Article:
About forty years ago I took up bird watching. We lived on an old celery farm with fields overgrown by weeds. It was the perfect habitat for a flock of goldfinches that flitted through our yard, flashing bright with gold bodies and black caps.
That winter I bought a forty-pound bag of thistle seed (which I read was their favorite food) hoping to fill the gray days of winter with the colors of summer. The seed cost 4 times more than other kinds of bird seed, but I thought it would be worth it. Imagine my disappointment when the only birds that came to my feeder were drab, olive-brown birds that I took to be sparrows.
The next spring, however, my disappointment turned to delight. Those drab birds turned out to be goldfinches. I hadn’t realized that they lost their bright plumage during the winter and that I had been feeding them all along!
I have often made the same mistake when it comes to people. There have been some people that I have dismissed as not very significant, only to discover that they are precious and beautiful. All it took was a little time and patience on my part to see their true character.
Once, God sent the prophet Samuel to the household of Jesse to anoint a new king. Now Jesse had seven strong and competent sons. Starting with the oldest, Samuel looked at each of them and thought to himself, “Surely this must be the one,” but each time the Lord said, “This is not the one. The Lord does not look at the things people look at. People look at the outward appearance, but the Lord looks at the heart.”
After Samuel had examined each of the seven sons, he asked Jesse, “Do you have any other sons?” Jesse answered “There is still the youngest, but he is tending the sheep.” Of course, that turned out to be David, whom the scripture calls “a man after God’s own heart.” I suppose you could say that David was a goldfinch in his winter plumage, but God still saw something there. (See I Samuel 16:1-13)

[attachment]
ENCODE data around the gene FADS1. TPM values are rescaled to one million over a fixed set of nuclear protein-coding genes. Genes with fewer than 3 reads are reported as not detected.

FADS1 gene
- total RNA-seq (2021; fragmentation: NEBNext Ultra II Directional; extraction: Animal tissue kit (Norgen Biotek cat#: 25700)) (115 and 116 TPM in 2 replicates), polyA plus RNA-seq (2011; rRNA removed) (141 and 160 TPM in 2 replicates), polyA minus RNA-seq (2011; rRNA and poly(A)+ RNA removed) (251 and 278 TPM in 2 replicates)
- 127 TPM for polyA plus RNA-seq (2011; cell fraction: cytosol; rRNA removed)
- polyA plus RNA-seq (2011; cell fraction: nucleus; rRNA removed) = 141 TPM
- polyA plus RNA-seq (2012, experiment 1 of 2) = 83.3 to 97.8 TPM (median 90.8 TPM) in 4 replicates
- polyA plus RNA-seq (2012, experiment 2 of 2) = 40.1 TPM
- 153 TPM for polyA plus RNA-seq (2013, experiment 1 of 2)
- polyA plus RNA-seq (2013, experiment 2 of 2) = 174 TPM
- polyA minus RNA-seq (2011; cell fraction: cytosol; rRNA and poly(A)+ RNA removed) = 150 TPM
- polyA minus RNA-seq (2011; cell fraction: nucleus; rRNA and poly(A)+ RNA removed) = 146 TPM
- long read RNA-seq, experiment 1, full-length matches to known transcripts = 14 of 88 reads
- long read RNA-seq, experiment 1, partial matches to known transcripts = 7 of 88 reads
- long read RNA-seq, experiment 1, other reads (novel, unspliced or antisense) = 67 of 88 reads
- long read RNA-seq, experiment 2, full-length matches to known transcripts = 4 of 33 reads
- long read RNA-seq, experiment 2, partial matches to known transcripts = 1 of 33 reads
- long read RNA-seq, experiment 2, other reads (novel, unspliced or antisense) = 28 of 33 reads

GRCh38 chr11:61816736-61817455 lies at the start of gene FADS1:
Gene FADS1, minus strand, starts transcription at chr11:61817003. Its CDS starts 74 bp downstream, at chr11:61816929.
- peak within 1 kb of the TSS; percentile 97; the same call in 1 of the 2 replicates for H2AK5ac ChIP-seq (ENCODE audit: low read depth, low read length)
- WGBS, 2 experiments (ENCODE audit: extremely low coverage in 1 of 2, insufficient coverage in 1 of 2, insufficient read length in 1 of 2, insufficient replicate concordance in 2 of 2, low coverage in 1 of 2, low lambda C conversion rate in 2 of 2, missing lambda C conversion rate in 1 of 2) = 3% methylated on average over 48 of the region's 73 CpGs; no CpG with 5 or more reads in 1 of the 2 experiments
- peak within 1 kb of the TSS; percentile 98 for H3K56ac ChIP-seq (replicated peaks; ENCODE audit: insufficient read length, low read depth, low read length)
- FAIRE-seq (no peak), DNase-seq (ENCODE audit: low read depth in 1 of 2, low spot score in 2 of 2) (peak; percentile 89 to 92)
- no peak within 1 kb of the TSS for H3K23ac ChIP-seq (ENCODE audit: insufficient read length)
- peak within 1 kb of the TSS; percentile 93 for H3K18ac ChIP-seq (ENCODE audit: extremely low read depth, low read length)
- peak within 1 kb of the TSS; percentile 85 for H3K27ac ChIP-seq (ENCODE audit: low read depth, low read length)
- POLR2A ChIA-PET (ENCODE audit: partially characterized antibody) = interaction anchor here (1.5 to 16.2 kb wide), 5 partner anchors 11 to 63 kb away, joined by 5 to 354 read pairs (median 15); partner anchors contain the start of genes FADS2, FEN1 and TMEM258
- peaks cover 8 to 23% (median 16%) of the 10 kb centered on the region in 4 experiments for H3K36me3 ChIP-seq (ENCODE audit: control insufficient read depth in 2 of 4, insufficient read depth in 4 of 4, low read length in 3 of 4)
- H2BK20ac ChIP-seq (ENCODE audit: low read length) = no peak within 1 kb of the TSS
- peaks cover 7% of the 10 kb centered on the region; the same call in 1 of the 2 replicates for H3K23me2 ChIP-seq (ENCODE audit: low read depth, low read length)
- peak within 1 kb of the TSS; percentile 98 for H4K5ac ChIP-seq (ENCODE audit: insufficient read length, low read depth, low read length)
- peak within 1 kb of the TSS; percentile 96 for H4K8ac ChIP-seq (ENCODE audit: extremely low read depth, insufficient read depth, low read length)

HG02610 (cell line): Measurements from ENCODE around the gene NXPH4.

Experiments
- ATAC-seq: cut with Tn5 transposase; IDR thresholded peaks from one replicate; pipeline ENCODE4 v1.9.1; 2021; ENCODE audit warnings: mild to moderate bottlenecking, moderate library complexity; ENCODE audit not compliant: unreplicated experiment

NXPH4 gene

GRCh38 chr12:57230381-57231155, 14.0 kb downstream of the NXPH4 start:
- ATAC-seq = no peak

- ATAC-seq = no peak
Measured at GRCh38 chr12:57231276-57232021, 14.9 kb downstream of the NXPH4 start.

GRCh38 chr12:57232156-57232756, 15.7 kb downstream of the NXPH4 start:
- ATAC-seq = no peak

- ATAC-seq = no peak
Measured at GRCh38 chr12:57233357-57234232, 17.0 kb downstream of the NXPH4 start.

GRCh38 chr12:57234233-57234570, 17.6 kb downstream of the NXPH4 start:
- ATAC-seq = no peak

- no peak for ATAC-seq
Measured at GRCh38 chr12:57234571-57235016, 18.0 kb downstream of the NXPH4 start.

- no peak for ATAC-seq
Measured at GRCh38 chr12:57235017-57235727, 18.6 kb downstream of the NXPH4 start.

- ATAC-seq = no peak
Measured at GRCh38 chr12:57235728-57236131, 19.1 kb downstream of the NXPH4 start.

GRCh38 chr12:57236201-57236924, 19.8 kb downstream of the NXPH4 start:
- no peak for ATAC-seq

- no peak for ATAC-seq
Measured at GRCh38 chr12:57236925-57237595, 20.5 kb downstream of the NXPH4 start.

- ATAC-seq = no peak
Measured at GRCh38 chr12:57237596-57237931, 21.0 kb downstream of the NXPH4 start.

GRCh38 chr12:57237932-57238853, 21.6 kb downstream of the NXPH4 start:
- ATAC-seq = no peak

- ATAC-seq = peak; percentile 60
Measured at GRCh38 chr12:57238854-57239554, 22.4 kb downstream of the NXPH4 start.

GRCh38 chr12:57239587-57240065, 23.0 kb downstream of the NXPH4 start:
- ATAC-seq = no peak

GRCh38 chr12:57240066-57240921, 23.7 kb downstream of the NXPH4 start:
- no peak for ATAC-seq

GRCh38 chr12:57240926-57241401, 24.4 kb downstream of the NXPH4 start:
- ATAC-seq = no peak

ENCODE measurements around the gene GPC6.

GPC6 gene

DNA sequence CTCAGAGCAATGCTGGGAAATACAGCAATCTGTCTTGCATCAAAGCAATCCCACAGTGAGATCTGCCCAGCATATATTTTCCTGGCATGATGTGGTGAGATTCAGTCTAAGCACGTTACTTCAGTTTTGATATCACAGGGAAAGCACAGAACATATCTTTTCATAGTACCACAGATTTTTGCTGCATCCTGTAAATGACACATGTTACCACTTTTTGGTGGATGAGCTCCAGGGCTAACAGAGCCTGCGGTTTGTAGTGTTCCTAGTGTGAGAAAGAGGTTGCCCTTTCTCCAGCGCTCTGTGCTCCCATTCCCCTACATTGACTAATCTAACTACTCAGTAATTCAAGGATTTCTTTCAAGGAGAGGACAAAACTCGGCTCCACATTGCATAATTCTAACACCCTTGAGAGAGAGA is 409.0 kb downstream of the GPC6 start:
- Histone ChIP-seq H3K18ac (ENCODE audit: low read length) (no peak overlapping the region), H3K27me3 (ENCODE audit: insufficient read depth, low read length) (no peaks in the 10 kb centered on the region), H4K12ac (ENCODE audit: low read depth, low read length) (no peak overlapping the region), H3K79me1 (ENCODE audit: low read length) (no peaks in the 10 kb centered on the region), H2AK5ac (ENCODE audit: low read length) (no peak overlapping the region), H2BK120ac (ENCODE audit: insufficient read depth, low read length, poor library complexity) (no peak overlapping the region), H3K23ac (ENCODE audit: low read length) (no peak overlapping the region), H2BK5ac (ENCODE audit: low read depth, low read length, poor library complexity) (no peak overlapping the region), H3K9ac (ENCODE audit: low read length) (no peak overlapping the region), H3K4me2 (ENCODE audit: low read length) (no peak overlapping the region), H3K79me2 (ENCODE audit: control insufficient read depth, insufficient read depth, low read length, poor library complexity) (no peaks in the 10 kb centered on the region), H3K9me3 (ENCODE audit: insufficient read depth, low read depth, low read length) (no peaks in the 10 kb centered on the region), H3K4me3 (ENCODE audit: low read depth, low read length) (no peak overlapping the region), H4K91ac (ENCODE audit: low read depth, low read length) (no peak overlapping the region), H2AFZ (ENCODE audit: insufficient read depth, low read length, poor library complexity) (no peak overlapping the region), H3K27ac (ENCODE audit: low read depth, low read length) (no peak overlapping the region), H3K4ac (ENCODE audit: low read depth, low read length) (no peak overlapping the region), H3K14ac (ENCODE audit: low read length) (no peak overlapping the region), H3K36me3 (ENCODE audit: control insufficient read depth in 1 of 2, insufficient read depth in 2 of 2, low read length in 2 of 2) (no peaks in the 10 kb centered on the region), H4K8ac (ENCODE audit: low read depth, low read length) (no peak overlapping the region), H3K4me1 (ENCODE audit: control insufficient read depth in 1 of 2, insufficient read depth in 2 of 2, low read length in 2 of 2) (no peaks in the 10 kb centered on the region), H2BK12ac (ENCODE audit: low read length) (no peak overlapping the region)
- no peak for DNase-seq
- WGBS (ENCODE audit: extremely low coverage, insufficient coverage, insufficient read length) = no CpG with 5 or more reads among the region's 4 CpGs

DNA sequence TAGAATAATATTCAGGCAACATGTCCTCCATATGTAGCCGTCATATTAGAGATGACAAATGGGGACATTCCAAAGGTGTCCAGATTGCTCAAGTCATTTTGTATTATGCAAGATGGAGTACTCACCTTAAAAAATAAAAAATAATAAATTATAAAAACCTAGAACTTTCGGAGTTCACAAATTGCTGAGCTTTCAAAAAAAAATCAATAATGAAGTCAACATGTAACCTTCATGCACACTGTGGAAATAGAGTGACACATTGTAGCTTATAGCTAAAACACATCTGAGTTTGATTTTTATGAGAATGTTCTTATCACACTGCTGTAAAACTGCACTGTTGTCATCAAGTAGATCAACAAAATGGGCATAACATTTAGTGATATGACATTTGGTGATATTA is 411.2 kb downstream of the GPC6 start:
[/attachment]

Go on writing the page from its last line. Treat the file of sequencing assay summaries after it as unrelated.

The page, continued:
This past summer, I once again took up bird watching. I bought three different kinds of feeders—a sunflower feeder, a suet feeder and, of course, a thistle feeder. I attracted all kinds of birds—house finches, cardinals, and even a couple of different kinds of woodpeckers—but no goldfinches. It has been wonderful to feed the birds, but I have been disappointed by the lack of goldfinches.
However, with the coming of autumn and the scarcity of food, I have noticed drab, olive-brown birds perching at my thistle feeder. I now know that they are goldfinches because they have distinctive black and white wing-bands and just a touch of gold around their beaks. I’m looking forward to an explosion of color and delight this spring. All I need is a new way of seeing along with a little time and patience for my desires to come true.
2 thoughts on “The Goldfinch in Winter”
What a beautiful comparison!
Thank you, Yadah. I’m glad it touched you.
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